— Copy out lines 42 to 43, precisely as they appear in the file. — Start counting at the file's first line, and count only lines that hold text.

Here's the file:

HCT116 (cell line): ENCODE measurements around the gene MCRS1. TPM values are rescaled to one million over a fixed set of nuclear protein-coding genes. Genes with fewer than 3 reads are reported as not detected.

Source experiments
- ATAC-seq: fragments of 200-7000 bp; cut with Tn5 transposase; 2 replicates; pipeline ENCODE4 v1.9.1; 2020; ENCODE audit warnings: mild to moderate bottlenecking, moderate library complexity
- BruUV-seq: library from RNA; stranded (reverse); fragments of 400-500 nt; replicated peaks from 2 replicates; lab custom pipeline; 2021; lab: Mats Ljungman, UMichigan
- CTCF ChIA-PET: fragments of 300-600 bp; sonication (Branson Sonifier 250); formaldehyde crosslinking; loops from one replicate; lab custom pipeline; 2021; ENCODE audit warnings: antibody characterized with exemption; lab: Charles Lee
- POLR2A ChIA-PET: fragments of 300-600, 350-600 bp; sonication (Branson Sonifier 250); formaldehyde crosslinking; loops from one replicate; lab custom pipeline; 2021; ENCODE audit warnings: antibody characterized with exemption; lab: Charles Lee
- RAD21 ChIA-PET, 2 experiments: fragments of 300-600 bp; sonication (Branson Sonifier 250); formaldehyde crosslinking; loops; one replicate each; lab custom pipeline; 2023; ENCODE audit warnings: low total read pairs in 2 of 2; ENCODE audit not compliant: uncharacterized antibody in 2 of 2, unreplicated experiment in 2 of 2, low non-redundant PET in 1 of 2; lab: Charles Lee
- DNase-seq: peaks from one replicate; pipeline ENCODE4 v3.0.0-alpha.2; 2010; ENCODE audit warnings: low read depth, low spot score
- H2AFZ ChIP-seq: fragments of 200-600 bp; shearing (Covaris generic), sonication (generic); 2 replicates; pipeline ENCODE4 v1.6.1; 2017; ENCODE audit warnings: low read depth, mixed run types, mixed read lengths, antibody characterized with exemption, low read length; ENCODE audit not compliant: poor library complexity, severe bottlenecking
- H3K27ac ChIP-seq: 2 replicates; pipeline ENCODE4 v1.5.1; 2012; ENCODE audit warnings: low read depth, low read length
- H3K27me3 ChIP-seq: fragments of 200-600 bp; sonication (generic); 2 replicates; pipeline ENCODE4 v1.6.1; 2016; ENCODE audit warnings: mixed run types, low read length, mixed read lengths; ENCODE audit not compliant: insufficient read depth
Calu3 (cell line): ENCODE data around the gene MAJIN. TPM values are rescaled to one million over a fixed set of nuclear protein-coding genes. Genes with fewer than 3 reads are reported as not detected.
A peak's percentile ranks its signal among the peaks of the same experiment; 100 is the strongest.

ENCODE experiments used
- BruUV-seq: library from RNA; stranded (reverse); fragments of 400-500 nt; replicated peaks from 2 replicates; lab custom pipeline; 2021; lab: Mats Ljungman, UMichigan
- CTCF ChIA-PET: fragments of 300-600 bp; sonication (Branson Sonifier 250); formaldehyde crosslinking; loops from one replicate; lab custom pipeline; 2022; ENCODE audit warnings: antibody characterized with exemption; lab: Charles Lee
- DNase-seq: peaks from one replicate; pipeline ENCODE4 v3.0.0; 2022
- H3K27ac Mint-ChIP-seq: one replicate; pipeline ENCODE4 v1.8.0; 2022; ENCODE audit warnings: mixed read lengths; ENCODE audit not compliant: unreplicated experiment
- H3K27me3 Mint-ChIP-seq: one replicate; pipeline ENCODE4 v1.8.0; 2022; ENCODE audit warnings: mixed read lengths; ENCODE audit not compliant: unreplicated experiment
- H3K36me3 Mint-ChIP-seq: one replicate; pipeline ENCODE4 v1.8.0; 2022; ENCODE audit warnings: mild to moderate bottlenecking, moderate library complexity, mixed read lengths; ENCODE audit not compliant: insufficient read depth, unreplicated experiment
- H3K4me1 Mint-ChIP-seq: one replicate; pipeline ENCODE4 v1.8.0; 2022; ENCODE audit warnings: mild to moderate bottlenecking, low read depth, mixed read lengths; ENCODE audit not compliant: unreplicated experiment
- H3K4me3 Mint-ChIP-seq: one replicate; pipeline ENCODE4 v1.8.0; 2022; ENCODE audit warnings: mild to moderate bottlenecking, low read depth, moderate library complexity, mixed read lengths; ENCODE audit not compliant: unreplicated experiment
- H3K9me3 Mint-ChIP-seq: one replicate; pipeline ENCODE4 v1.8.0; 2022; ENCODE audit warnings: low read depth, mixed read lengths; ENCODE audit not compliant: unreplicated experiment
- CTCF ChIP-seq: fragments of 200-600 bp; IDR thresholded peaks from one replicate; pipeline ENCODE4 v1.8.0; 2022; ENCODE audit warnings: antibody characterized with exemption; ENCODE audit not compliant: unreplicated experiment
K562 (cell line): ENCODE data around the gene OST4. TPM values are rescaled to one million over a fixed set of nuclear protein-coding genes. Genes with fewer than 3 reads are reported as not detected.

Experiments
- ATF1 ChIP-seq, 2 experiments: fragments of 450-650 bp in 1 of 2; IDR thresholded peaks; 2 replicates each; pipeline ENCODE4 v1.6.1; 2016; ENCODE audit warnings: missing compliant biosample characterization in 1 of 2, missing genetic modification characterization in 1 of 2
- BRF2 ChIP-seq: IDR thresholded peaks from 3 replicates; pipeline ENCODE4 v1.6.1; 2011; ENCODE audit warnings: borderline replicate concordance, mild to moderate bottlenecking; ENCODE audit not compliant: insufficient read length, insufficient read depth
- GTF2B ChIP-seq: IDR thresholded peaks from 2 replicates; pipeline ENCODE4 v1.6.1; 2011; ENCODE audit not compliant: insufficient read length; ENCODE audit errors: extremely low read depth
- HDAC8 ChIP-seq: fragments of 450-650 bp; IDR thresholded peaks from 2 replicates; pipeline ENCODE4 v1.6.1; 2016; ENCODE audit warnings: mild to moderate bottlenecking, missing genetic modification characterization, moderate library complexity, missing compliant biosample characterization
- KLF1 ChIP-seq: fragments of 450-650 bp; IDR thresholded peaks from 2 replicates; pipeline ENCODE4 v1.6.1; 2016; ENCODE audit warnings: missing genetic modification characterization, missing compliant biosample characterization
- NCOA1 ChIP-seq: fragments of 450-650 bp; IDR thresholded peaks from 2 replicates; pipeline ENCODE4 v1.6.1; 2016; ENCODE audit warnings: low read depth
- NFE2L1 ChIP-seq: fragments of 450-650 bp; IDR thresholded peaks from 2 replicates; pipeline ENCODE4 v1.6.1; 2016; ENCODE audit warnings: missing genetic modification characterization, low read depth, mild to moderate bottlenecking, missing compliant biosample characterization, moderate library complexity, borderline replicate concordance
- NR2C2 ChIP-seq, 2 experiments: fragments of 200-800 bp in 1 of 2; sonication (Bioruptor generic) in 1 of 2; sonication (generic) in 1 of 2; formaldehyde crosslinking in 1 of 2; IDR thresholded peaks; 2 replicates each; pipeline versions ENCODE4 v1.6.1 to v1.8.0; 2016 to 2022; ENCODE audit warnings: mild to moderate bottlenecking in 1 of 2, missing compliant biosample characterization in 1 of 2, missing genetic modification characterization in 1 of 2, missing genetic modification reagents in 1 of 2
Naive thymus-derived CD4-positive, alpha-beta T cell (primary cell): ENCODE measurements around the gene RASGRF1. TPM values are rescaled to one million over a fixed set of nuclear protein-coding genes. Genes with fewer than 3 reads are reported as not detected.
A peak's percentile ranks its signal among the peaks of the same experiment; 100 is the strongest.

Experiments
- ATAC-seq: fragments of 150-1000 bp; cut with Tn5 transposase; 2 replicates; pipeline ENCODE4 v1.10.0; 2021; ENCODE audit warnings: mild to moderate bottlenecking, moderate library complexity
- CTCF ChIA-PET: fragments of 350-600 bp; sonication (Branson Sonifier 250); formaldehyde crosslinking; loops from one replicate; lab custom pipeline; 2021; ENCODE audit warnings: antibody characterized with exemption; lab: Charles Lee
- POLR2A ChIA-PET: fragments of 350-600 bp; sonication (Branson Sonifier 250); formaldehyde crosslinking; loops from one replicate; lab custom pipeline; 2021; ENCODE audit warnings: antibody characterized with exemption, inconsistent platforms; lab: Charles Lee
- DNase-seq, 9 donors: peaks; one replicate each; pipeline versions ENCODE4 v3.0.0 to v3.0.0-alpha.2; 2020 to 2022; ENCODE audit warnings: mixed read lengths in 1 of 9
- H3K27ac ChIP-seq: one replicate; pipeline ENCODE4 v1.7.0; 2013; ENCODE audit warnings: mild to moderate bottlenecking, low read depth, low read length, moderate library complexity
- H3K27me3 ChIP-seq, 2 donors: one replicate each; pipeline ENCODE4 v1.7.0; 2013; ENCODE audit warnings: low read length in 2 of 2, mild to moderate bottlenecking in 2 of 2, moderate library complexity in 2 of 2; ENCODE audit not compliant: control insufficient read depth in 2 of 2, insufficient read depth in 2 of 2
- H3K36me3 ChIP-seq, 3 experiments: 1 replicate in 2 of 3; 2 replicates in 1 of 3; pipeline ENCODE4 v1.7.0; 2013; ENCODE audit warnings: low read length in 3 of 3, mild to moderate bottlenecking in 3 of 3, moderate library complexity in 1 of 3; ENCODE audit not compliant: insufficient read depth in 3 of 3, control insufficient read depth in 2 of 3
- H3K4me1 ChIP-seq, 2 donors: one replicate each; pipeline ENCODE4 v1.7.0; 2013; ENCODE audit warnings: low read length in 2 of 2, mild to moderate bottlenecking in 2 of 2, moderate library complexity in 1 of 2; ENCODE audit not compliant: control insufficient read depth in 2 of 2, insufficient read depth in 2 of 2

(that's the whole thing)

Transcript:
- H3K27ac ChIP-seq: one replicate; pipeline ENCODE4 v1.7.0; 2013; ENCODE audit warnings: mild to moderate bottlenecking, low read depth, low read length, moderate library complexity
- H3K27me3 ChIP-seq, 2 donors: one replicate each; pipeline ENCODE4 v1.7.0; 2013; ENCODE audit warnings: low read length in 2 of 2, mild to moderate bottlenecking in 2 of 2, moderate library complexity in 2 of 2; ENCODE audit not compliant: control insufficient read depth in 2 of 2, insufficient read depth in 2 of 2